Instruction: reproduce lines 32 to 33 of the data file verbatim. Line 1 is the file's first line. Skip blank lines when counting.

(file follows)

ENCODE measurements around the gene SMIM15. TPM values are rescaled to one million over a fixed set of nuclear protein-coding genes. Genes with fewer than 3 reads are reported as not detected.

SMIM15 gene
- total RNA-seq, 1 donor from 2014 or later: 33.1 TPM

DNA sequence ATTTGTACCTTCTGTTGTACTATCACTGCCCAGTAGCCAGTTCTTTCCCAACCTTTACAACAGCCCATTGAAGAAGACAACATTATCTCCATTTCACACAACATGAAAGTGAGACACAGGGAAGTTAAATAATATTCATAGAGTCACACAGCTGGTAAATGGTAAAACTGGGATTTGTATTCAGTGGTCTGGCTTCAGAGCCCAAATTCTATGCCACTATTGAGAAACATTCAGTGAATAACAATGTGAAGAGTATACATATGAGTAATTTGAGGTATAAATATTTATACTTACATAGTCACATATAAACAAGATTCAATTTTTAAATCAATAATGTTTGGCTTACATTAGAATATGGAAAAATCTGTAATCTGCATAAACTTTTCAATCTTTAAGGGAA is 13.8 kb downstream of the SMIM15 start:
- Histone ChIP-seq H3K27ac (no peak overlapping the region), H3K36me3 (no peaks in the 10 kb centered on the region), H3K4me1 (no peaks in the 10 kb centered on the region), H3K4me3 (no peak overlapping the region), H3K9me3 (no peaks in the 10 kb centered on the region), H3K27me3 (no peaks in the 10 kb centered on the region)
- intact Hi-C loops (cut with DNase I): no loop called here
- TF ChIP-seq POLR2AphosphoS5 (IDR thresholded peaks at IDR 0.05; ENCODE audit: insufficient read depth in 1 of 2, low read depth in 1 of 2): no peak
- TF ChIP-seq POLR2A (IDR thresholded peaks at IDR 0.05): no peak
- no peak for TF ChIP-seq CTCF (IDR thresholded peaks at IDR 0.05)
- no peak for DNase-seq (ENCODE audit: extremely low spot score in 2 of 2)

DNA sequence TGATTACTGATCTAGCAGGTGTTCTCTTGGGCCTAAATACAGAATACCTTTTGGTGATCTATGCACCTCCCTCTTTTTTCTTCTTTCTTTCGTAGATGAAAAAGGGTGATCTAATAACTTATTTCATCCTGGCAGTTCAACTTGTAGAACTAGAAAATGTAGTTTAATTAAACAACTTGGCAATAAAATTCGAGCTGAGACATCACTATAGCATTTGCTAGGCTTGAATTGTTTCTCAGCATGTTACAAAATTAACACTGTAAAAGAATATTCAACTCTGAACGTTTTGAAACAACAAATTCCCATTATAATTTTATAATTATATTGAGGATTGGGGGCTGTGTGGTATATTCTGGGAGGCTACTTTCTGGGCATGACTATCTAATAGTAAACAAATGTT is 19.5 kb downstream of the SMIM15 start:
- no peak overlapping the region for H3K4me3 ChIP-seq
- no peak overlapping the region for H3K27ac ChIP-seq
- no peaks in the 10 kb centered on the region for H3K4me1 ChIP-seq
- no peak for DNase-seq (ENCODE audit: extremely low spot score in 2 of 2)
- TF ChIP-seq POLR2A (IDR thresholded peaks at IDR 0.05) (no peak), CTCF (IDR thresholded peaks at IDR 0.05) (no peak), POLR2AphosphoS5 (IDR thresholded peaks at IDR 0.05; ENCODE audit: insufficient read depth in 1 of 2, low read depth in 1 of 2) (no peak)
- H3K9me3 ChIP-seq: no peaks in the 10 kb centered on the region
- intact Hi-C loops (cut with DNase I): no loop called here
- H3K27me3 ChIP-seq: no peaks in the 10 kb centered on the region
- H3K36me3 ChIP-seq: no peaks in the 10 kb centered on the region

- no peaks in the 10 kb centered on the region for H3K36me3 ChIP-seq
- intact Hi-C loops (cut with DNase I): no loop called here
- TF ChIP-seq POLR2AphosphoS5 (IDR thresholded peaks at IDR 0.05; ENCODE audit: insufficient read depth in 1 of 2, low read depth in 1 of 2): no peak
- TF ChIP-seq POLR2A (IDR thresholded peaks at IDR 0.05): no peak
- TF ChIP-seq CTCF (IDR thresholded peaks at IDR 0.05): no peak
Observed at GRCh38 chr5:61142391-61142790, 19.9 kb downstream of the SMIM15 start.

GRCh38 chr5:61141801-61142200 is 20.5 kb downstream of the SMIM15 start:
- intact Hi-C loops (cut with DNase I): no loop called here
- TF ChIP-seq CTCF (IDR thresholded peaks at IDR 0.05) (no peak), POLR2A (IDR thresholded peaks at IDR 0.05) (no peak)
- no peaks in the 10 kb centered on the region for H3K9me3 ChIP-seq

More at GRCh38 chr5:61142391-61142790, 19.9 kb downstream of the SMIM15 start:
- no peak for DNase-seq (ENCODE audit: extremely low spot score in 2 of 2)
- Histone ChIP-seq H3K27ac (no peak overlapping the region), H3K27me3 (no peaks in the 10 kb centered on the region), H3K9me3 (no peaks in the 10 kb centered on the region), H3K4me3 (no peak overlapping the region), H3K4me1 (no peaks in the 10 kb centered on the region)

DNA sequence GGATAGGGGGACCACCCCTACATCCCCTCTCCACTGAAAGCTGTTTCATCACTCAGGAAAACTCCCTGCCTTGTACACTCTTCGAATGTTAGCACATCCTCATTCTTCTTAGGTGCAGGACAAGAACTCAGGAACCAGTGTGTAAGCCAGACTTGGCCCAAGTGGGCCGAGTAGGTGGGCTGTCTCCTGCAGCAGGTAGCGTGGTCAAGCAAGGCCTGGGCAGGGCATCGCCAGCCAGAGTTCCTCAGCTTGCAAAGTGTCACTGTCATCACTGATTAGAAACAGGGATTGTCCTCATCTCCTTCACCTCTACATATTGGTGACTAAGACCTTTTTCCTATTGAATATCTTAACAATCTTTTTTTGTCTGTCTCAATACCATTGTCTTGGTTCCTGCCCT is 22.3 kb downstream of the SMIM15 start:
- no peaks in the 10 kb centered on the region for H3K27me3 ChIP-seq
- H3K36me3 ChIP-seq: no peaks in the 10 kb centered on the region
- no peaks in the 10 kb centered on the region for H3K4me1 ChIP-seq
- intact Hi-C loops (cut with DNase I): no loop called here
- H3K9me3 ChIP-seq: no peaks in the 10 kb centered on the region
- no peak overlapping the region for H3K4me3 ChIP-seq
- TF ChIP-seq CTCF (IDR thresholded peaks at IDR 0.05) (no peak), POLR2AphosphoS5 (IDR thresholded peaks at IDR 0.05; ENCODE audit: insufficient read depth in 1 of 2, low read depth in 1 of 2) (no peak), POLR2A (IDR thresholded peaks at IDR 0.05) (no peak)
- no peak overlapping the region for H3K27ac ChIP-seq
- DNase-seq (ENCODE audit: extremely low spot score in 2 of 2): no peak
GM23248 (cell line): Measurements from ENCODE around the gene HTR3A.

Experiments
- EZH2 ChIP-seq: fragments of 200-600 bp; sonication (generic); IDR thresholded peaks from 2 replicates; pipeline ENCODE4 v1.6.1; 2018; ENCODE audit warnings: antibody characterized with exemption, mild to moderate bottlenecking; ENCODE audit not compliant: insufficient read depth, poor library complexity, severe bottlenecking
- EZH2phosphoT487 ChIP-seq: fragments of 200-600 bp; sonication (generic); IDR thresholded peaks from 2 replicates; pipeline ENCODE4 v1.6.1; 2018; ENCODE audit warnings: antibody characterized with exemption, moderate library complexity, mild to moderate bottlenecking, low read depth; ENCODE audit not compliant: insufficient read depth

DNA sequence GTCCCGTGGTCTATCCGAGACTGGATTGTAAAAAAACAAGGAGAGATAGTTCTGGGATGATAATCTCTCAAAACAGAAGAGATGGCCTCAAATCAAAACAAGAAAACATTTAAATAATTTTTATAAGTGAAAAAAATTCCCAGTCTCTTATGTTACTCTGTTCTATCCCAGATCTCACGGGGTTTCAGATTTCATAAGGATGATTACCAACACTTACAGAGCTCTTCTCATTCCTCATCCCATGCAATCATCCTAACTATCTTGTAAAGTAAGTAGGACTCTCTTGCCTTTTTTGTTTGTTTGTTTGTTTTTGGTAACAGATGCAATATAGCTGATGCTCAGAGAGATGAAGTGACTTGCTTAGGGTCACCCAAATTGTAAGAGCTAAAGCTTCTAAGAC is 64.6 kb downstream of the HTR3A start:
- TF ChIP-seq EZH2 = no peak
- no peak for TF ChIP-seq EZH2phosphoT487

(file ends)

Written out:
- no peak for DNase-seq (ENCODE audit: extremely low spot score in 2 of 2)
- Histone ChIP-seq H3K27ac (no peak overlapping the region), H3K27me3 (no peaks in the 10 kb centered on the region), H3K9me3 (no peaks in the 10 kb centered on the region), H3K4me3 (no peak overlapping the region), H3K4me1 (no peaks in the 10 kb centered on the region)